The doctrine of creation, however, is crucial, and modern scientific discoveries have ruled out certain interpretations of Genesis 1 and 2. However, Churchland has erred if she thinks those interpretations exhaust traditional Christian thought on the issue. Historically, Christians have often understood the creation narratives metaphorically. Origen, one of the most important Church Fathers from the second and third centuries, went so far as to ridicule people who thought they referred to actual events (De Principiis 4:1:16). The point being that Christian doctrine has always left plenty of room for such interpretations, and modern scientific discoveries don't touch them. Regarding evolution in particular, I would just point out that many Church Fathers and medieval theologians (such as Augustine, Gregory of Nyssa, Bonaventure, etc.) held the doctrine of rationes seminales according to which God created everything in "seed" form which then developed accordingly. Since such views were widely accepted within Christianity a millennium and a half before Darwin, I just don't see much difficulty here.

At any rate, I think Churchland's reference to these issues reveals something more about her presuppositions and motivations, and those of eliminative materialists in general. She's not just assuming a naïve scientific realism, she's presupposing the conflict thesis, the view that science and religion (or at least science and Christianity) are at war, and science is winning. She's extending into the future (predicting) what the end result of this war will be. The biggest problem with this is that the conflict thesis is almost completely rejected by historians of science. It is a wildly inaccurate view of how science and Christianity have interacted in history. So not only is her position self-defeating, not only is it implausible in the extreme, it's actually based on a discarded theory about the historical interaction between science and Christianity.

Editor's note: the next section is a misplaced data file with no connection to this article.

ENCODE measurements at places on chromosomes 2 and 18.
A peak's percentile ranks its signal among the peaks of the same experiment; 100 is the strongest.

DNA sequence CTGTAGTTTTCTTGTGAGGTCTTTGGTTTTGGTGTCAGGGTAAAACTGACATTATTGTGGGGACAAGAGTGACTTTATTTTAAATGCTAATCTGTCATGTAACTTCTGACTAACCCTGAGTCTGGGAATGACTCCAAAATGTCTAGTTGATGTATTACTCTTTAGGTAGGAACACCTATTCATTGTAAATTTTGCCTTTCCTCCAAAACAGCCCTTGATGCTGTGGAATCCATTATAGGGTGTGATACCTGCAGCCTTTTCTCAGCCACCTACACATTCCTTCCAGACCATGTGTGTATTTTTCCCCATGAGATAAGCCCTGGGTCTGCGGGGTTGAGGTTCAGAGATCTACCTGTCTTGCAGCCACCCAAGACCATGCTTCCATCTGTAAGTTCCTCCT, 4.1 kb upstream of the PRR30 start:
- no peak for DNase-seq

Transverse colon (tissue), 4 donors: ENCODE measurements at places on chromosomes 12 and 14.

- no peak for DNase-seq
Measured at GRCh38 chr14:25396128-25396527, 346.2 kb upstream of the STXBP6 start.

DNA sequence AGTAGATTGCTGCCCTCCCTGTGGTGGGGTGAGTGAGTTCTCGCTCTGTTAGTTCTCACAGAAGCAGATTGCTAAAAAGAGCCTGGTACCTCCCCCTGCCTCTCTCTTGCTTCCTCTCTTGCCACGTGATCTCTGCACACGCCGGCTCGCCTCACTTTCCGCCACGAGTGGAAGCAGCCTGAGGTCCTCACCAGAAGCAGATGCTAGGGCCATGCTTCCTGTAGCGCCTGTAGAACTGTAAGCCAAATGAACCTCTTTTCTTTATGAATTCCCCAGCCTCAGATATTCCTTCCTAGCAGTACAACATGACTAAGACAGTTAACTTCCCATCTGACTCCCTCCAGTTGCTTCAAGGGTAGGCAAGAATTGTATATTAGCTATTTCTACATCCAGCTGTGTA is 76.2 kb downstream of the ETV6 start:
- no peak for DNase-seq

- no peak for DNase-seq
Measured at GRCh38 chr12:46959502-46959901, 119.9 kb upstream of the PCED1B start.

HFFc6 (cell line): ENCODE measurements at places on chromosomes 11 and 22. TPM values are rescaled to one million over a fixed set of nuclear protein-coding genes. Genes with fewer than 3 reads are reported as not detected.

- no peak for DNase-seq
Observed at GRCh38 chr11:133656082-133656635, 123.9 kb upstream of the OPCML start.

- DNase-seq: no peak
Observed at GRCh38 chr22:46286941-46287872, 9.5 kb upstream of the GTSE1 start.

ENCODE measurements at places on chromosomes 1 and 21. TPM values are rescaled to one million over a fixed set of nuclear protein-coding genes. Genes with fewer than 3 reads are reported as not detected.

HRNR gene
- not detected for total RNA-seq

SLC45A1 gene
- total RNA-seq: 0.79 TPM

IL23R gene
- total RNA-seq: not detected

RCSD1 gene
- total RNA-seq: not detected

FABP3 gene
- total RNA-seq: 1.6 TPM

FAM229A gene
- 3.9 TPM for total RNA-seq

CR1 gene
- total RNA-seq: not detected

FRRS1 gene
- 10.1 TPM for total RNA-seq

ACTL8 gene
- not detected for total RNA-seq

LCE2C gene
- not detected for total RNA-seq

The new physics and the new biology each did, in some degree, undermine the power of the Christian church and naturalize man's understanding of himself and the universe.